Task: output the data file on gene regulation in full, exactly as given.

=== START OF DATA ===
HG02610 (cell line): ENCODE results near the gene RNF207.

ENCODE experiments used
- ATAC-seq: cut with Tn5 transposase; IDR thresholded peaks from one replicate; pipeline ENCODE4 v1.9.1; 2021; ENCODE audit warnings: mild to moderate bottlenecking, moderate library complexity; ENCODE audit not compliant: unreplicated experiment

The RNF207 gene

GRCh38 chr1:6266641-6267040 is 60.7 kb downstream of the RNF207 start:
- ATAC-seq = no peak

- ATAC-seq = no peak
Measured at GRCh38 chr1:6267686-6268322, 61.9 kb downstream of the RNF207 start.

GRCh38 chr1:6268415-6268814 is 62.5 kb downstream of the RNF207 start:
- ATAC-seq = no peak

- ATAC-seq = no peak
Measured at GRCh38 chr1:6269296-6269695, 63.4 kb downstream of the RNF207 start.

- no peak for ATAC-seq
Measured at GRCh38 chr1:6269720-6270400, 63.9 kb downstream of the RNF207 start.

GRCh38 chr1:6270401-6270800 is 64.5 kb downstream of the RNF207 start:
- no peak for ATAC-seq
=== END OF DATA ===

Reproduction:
HG02610 (cell line): ENCODE results near the gene RNF207.

ENCODE experiments used
- ATAC-seq: cut with Tn5 transposase; IDR thresholded peaks from one replicate; pipeline ENCODE4 v1.9.1; 2021; ENCODE audit warnings: mild to moderate bottlenecking, moderate library complexity; ENCODE audit not compliant: unreplicated experiment

The RNF207 gene

GRCh38 chr1:6266641-6267040 is 60.7 kb downstream of the RNF207 start:
- ATAC-seq = no peak

- ATAC-seq = no peak
Measured at GRCh38 chr1:6267686-6268322, 61.9 kb downstream of the RNF207 start.

GRCh38 chr1:6268415-6268814 is 62.5 kb downstream of the RNF207 start:
- ATAC-seq = no peak

- ATAC-seq = no peak
Measured at GRCh38 chr1:6269296-6269695, 63.4 kb downstream of the RNF207 start.

- no peak for ATAC-seq
Measured at GRCh38 chr1:6269720-6270400, 63.9 kb downstream of the RNF207 start.

GRCh38 chr1:6270401-6270800 is 64.5 kb downstream of the RNF207 start:
- no peak for ATAC-seq